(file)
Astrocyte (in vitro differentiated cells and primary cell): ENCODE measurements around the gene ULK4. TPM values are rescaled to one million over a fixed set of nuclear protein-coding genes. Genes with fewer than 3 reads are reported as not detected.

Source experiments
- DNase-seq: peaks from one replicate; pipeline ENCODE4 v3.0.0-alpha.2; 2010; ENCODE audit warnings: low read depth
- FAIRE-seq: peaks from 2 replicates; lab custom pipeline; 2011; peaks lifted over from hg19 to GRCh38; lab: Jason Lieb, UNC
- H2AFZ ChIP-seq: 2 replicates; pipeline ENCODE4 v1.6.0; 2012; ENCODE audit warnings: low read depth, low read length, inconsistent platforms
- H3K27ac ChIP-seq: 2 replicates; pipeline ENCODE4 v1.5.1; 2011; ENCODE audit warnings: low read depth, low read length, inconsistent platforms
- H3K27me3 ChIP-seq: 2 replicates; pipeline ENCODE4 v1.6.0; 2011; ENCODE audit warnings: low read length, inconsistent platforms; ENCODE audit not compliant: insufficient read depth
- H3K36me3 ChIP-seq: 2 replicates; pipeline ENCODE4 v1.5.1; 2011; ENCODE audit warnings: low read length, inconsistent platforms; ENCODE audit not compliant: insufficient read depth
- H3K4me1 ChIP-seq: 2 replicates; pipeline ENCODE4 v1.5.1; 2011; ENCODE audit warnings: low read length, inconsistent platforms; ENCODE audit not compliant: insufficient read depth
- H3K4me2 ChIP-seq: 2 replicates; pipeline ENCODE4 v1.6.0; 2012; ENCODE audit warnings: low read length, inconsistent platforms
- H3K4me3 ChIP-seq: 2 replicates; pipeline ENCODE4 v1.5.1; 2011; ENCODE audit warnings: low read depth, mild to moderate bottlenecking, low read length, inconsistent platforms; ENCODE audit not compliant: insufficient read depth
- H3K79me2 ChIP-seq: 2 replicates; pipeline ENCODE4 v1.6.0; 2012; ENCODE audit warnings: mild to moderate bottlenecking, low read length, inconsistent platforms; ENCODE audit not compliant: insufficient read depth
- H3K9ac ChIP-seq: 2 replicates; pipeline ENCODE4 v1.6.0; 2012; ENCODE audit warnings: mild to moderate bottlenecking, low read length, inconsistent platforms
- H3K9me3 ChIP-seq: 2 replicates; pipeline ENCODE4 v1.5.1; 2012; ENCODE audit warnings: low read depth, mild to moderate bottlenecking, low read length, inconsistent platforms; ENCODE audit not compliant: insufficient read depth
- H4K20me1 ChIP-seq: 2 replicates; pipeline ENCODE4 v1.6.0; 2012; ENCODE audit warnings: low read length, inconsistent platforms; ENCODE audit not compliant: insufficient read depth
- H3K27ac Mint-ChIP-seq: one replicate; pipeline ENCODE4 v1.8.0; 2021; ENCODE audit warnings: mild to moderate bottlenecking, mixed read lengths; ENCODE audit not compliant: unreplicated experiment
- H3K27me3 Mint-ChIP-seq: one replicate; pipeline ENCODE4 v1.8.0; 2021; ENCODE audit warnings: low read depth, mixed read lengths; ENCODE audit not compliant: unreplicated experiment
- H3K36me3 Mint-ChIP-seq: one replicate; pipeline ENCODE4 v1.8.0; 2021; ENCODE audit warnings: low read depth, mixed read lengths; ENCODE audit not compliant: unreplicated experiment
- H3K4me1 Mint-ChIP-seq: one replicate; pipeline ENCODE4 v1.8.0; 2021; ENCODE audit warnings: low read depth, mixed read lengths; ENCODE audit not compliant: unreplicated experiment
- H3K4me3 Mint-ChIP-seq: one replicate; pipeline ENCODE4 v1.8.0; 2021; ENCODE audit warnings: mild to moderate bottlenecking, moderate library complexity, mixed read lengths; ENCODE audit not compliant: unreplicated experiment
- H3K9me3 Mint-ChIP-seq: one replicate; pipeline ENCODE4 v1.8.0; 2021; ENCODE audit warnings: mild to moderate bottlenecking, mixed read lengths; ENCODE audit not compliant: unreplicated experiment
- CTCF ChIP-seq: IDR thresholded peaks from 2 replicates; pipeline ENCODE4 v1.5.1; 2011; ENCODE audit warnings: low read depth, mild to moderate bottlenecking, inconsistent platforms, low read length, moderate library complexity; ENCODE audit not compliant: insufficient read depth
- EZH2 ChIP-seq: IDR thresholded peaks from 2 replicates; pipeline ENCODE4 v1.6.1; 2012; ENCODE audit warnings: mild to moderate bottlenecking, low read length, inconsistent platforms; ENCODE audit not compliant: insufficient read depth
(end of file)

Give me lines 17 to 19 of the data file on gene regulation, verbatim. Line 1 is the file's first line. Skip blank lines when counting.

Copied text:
- H3K27me3 Mint-ChIP-seq: one replicate; pipeline ENCODE4 v1.8.0; 2021; ENCODE audit warnings: low read depth, mixed read lengths; ENCODE audit not compliant: unreplicated experiment
- H3K36me3 Mint-ChIP-seq: one replicate; pipeline ENCODE4 v1.8.0; 2021; ENCODE audit warnings: low read depth, mixed read lengths; ENCODE audit not compliant: unreplicated experiment
- H3K4me1 Mint-ChIP-seq: one replicate; pipeline ENCODE4 v1.8.0; 2021; ENCODE audit warnings: low read depth, mixed read lengths; ENCODE audit not compliant: unreplicated experiment